“Commitment to mutuality is not a light or easy matter,” wrote Ada Maria Isasi-Diaz. Ada, the pioneer of “mujerista theology,” theology done from the perspective of Hispanic women, has just died. But her chapter, “Solidarity: Love of Neighbor in the 21st Century,” has never been more timely. If you want to be an ally of justice in the 21st century, Ada emphasized, you’d better be willing to embrace complexity.
Here’s a very recent example. The first African American president in American history has just said he supports marriage equality for lesbians, gay, bisexual and transgender citizens. So naturally the controversial story stemming from this historic moment is about the African American church and its resistance to marriage equality?
What am I missing here? Well, one thing I’m missing is a more complex response.
President Obama’s “evolution” on LGBT equality can be said to actually track that of other African Americans. African Americans have been steadily decreasing in their opposition to marriage equality for LGBT people; according to a Pew Research Center poll from April today only 49 percent of African American respondents described themselves as opposed to marriage between gays and lesbians, 14 percent fewer than in 2008. That’s a huge percentage of change.
On the other hand, 74 percent of white evangelicals oppose gay marriage. And as is clear from recent news reports, anti-gay messaging from white evangelical pulpits, post President Obama’s statement, may fill the enthusiasm gap many evangelicals seems to feel for Mitt Romney. So who is driving the opposition to LGBT equality in terms of sheer numbers? Here’s a clue: it’s not the African American church.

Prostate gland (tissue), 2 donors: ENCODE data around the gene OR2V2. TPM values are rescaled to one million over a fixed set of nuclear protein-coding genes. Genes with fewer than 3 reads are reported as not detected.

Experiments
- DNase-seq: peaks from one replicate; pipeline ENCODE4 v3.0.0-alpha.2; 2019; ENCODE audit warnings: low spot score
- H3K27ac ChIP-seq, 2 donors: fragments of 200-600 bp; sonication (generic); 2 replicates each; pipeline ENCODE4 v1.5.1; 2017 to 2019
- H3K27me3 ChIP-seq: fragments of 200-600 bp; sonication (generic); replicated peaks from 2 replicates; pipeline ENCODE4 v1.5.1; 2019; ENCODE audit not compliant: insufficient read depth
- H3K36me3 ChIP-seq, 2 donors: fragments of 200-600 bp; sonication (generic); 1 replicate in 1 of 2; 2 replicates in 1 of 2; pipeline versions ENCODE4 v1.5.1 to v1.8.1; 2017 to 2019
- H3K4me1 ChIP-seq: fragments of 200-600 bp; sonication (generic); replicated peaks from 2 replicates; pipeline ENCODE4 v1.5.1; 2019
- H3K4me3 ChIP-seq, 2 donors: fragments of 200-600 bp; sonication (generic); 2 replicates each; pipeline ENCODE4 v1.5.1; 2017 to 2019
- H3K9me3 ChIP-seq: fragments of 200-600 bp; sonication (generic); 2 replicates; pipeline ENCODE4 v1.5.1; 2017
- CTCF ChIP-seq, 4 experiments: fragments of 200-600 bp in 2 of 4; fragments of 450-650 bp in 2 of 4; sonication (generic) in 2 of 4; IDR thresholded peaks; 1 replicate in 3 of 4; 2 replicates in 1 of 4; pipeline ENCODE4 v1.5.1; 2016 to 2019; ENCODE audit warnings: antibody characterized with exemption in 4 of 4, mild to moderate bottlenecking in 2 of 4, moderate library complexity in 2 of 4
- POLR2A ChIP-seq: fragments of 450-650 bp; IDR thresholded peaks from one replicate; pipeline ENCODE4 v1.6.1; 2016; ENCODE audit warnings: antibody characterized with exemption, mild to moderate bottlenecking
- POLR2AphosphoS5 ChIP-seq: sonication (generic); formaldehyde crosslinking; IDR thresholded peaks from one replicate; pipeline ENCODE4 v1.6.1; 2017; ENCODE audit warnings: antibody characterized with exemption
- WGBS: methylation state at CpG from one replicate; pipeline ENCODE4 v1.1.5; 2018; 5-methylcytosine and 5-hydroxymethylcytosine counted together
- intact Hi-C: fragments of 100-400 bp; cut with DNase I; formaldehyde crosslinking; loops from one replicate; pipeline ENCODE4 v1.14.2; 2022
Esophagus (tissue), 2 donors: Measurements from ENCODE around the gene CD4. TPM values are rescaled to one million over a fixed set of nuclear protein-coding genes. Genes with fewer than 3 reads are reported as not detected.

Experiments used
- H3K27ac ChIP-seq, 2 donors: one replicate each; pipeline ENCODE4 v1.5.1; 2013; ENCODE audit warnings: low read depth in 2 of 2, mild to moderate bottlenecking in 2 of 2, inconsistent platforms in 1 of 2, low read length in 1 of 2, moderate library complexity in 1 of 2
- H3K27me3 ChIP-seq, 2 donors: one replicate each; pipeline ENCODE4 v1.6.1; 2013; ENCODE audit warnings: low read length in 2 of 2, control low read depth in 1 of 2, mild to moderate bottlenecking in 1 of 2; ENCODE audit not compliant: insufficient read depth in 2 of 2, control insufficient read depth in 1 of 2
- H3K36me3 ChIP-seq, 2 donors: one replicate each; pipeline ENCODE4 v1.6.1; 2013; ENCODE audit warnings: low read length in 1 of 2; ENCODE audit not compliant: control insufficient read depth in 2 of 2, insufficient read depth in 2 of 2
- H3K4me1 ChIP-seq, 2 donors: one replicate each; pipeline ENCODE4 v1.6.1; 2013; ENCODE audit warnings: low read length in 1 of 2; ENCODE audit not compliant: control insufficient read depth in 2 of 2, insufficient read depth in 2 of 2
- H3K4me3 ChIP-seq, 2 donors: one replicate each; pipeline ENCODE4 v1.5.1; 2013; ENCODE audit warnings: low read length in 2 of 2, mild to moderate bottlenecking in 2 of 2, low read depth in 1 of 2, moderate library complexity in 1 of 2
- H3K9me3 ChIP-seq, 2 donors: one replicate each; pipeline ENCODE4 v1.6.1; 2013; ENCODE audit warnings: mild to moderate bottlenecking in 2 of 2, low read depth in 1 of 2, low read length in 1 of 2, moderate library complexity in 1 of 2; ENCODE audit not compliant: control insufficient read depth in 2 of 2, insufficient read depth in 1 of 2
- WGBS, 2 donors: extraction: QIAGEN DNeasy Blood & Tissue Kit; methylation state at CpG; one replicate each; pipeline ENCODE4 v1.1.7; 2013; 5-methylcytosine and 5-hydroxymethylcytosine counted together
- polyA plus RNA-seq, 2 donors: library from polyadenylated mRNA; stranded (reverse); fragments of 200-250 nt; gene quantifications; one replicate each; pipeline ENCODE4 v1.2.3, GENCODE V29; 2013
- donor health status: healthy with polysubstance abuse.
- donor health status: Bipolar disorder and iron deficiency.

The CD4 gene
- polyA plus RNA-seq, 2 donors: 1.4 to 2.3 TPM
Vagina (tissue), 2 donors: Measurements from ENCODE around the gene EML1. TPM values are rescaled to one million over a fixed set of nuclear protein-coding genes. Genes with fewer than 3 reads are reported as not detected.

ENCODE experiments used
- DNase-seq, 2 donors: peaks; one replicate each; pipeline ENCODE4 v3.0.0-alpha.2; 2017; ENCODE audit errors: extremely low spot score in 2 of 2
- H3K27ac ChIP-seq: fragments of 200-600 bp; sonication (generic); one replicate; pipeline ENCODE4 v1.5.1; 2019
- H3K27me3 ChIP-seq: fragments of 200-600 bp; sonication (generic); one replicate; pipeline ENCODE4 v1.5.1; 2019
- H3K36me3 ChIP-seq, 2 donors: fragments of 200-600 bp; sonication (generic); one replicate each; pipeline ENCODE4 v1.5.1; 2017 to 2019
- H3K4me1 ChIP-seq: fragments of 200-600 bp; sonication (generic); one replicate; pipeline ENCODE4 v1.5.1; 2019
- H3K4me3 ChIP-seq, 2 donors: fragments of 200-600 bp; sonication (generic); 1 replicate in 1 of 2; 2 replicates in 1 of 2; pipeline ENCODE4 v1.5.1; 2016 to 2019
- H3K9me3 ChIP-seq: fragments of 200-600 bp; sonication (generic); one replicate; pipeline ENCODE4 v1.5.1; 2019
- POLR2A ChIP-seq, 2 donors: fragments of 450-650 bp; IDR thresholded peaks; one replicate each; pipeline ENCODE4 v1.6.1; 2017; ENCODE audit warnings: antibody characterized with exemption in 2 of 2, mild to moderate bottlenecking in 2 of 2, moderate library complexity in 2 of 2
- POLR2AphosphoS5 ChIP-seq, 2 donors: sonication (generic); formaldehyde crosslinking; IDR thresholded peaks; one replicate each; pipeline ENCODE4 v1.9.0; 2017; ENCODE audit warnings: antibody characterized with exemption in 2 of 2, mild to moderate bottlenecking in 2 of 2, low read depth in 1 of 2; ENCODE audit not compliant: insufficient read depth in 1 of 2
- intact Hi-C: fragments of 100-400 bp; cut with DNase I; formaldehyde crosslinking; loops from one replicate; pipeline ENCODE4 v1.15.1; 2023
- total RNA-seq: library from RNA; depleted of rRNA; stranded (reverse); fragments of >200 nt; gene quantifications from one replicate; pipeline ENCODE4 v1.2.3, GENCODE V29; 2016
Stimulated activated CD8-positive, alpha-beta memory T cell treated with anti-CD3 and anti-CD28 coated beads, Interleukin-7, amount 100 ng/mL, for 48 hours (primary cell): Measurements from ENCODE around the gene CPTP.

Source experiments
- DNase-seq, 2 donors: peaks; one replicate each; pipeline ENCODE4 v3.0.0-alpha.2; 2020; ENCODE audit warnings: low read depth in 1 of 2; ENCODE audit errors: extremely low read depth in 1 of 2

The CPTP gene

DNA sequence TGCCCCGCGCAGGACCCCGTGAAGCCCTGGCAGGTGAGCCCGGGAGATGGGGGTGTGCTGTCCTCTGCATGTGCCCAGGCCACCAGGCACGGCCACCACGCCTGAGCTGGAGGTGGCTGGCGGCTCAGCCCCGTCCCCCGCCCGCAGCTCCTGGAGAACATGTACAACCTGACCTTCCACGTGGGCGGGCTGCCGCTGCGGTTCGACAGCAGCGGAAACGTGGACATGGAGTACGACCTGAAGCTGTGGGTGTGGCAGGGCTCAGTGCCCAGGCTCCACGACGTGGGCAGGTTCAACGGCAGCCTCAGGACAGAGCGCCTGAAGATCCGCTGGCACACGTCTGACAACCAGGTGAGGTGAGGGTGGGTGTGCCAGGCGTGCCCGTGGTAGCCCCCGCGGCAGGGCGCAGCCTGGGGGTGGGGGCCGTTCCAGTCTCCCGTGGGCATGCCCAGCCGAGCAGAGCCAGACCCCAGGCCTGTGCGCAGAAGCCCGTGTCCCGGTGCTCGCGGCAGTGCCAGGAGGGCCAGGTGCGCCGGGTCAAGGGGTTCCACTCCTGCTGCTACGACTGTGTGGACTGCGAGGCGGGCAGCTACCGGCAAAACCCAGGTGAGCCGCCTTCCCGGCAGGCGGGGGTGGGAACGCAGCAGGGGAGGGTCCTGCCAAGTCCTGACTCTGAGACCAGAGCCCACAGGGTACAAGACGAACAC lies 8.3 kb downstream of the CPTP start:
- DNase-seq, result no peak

As a straight, white ally of racial justice and LGBT equality in the 21st century, a key emphasis for me has to be on not taking the easy path of either/or. Another emphasis needs to be on not overlooking the obvious, as failing to recognize that President Obama’s evolution tracks other trends among African Americans instead of reading his response as a break with the African American community. His response is a break with some African Americans, but not with others.
Thus, it is also critical not to see the African American church and its leadership as a monolith on LGBT rights. The opposition to the anti-gay Amendment 1 in North Carolina crossed racial and religious lines, as the umbrella group, Protect All Families, demonstrates on its Web site, Rev. William Barber, head of the North Carolina NAACP, preached with power and biblical authority against Amendment 1. When I was on the inaugural Religion Council of the Human Rights Campaign, we clergy who were allies and supporters of full LGBT equality were a multi-faith, multi-religious group, and multi-racial group, including African American members.
And I can tell you for a fact, from teaching many African American students at Chicago Theological Seminary who either are themselves LGBT or who are supportive of LGBT equality, and who are preparing for ministry in the African American church, the future of change toward greater openness on LGBT equality in the African American church has never looked better.
That’s a strong biblical argument for LGBT rights. But it is also a strong argument for maintaining mutuality with the African American struggle through their complexity of responses and not singling out the African American church for special criticism.
“Solidarity will not become a reality unless we are totally committed to mutuality,” wrote Ada. Contradictions continue, but we move forward when we do not abandon the totality of our commitments.